Western brands have found another way to break into the Chinese market: they are using the most influential Chinese stars to endorse their products. Labels as diverse as McDonald’s and Hugo Boss have benefited from the trend. Chinese celebrities also benefit from doing endorsements as their star power rises with the association.
“In the China market the brands are very powerful, the volume and the budgets are huge, so what the brands can do is actually catapult celebs even further in their careers. Whereas in the West, if you are advertising products, you are thought to be a bit of a sellout,” said Michael MacRitchie, a founding partner at MGI Entertainment.
MacRitchie’s company calls itself a “cultural bridge” that helps bring together celebrities from the East with brands from the West. One key point that marketers looking to cross cultures have discovered: the biggest star is not necessarily the best star for business.
“Look at Jackie Chan for example — he is one of China’s biggest celebrities but he endorses way too many brands and I think he’s becoming like a joke now. On Sina Weibo people dislike him, making him a bad choice [as a brand ambassador in the China market],” explained Emma Li, a research analyst at think tank L2. She elaborated that while actress Yao Chen may be perceived as influential on Weibo because she has 33 million followers, she has only mentioned her beauty brand – Biotherm – four times on the social networking site. While celebrity is important, dedication to a brand may be even more so.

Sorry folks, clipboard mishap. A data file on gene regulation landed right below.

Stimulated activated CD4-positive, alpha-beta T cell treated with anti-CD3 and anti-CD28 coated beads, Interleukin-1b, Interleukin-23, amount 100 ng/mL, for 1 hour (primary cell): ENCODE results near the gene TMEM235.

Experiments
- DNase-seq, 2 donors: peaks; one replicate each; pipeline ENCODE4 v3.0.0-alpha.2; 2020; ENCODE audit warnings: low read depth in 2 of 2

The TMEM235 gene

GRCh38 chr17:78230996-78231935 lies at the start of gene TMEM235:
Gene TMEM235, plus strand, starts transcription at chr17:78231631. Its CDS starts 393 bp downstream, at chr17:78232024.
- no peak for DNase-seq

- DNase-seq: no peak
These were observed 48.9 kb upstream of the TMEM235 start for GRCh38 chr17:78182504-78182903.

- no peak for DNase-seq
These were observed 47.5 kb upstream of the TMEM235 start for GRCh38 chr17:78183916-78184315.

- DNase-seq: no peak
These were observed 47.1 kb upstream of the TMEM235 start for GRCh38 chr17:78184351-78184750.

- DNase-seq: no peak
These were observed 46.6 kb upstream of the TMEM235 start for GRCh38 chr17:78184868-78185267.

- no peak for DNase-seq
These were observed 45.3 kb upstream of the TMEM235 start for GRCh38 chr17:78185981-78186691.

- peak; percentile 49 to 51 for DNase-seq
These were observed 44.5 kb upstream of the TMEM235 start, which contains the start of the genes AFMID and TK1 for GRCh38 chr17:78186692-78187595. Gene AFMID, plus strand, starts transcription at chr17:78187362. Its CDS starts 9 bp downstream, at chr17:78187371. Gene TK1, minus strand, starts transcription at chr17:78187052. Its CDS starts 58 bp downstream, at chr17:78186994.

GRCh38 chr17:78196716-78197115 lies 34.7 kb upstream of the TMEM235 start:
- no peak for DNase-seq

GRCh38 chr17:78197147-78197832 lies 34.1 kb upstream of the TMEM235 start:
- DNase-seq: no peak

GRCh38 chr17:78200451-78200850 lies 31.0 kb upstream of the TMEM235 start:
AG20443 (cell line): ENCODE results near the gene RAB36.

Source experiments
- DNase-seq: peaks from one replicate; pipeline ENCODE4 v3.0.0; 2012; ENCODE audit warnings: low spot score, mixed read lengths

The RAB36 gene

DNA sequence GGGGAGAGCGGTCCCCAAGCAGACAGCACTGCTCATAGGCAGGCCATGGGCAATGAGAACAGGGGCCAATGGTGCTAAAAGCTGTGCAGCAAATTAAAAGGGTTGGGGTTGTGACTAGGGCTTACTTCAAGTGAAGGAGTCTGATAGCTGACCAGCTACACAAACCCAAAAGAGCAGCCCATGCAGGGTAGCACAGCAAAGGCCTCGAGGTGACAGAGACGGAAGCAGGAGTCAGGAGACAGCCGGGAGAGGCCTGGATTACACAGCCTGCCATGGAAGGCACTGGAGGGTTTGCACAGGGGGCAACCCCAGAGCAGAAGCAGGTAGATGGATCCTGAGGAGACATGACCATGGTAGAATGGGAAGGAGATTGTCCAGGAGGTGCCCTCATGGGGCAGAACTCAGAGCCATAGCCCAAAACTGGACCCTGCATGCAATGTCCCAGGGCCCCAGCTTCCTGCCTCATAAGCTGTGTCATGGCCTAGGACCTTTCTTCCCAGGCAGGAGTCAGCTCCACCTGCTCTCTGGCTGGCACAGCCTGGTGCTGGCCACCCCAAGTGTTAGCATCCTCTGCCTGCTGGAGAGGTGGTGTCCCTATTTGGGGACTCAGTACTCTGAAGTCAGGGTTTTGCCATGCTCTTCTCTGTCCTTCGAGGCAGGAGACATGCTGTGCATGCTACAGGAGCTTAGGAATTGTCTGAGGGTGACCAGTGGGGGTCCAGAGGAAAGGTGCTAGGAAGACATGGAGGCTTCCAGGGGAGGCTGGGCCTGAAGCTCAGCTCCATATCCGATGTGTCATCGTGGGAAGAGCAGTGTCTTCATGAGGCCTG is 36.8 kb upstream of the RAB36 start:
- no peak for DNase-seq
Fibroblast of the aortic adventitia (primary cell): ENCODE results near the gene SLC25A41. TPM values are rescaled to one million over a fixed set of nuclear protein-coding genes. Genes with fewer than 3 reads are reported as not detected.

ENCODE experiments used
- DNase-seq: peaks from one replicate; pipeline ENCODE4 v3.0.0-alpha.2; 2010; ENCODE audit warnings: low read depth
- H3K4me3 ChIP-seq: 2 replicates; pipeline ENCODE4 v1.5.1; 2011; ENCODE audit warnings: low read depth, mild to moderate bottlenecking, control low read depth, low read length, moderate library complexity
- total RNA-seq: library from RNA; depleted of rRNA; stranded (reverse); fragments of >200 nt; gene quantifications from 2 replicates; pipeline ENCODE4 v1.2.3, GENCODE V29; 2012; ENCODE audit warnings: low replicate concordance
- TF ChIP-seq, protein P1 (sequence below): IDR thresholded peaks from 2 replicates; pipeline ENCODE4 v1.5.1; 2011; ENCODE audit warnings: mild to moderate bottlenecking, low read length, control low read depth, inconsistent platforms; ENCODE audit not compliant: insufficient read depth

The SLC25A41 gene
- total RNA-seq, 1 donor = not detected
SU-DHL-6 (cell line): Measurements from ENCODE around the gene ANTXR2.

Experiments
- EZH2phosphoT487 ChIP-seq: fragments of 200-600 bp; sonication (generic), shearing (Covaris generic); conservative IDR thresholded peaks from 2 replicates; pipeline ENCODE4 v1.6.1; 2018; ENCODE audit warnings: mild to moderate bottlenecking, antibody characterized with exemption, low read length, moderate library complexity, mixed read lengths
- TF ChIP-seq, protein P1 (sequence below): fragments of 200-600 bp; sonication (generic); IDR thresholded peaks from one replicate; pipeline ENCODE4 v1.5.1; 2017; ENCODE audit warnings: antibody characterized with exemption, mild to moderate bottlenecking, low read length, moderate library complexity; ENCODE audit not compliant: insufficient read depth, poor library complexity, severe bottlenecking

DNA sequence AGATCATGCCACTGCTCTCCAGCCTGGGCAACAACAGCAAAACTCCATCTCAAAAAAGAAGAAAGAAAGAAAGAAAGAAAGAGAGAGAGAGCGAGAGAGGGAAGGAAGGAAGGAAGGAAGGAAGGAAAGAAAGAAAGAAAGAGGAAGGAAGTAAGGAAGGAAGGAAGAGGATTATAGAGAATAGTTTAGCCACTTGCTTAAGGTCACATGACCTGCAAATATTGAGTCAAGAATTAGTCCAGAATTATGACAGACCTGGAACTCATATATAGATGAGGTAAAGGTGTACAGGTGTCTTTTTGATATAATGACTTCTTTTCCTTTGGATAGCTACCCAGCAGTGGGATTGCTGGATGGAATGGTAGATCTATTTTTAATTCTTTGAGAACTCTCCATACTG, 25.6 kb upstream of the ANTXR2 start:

“A lot of the Asian stars have been over endorsed and I think the brands are now waking up to that. If you work with someone who is on the way up, you’re getting much better value than you are throwing millions of dollars at someone who already has 15 sponsorships deals,” said MacRitchie.
One celebrity endorsement that has sent shockwaves through the masses is actor Chow Yun Fat, who has become both the first celebrity and the first Asian to spearhead a Hugo Boss campaign anywhere. Because of his reputation as “China’s George Clooney,” Gerrit Ruetzel, president and CEO of Hugo Boss Asia Pacific was able to persuade brand officials of the viability of the matching.
It turns out that Chow’s cool vibe is the perfect match for Hugo Boss’s image – another important factor in choosing the right endorsers. After Chow took the runway for a Hugo Boss fashion show in Beijing last May, shoppers rushed to stores and clamored for the clothes he wore. A celebrity’s power to shape a brand’s image is almost unbeatable. As a result, MacRitchie believes the strategy will “be very strong for awhile.”
photo credit: hugo boss